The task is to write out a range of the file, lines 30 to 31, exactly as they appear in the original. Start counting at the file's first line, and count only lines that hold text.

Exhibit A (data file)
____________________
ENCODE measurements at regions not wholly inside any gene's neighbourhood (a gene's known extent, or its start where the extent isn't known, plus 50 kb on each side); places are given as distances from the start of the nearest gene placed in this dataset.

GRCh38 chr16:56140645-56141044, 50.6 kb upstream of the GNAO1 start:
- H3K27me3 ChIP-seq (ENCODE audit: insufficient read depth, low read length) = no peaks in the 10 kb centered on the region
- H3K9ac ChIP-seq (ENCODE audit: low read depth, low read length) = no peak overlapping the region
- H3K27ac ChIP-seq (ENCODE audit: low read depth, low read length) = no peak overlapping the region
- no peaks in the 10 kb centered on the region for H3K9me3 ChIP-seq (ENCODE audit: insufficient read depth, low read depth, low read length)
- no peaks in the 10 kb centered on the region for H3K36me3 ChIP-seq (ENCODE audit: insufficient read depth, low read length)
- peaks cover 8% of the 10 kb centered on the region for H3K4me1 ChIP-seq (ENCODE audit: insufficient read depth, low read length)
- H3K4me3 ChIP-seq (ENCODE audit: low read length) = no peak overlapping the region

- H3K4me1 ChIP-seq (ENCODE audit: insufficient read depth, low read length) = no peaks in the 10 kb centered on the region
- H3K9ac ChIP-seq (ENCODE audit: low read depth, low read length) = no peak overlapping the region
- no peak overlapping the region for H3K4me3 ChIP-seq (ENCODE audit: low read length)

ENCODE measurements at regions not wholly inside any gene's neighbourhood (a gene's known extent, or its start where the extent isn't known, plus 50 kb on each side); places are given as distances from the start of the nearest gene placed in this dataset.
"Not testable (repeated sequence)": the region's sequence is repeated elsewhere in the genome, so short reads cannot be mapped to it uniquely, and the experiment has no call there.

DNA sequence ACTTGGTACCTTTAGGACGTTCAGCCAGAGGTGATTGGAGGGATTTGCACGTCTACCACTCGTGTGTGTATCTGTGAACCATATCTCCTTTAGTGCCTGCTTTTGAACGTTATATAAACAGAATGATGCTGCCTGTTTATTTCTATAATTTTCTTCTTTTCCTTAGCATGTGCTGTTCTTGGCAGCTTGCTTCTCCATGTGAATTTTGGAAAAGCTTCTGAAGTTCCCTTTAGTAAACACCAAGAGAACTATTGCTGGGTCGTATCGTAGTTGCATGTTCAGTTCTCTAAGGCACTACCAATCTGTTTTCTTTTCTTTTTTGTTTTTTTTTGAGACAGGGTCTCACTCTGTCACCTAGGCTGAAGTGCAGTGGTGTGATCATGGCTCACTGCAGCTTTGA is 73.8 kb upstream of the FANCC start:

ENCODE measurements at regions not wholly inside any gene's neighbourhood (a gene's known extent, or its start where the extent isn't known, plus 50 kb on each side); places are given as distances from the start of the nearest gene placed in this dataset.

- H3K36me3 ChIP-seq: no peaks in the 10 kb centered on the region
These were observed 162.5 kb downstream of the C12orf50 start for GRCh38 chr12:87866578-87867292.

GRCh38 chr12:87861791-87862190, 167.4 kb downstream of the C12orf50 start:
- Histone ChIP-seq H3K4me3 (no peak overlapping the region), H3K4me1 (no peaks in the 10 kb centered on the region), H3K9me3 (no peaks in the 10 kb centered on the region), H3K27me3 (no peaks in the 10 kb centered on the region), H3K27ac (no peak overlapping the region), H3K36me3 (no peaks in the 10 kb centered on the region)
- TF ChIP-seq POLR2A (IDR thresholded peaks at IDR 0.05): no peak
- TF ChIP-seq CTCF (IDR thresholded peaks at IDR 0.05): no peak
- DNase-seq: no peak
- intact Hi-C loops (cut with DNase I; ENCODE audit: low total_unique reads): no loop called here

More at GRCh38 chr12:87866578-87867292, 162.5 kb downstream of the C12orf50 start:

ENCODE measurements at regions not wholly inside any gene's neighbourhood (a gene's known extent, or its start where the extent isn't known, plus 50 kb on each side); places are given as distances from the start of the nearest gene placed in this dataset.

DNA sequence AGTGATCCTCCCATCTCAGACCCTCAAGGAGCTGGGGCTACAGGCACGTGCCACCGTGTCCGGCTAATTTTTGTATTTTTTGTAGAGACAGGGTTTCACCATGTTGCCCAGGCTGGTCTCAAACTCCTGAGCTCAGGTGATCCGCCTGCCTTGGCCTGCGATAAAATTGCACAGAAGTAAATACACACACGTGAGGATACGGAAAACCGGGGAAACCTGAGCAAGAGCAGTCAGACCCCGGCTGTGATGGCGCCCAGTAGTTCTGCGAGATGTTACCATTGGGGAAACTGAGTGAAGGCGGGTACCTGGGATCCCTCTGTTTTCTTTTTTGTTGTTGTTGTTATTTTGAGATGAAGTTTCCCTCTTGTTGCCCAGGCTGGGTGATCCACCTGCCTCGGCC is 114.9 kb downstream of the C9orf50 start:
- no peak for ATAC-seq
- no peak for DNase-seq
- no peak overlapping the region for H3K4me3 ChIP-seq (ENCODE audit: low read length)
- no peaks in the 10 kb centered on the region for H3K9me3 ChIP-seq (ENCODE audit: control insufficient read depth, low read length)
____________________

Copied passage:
- no peak overlapping the region for H3K4me3 ChIP-seq (ENCODE audit: low read length)
- no peaks in the 10 kb centered on the region for H3K9me3 ChIP-seq (ENCODE audit: control insufficient read depth, low read length)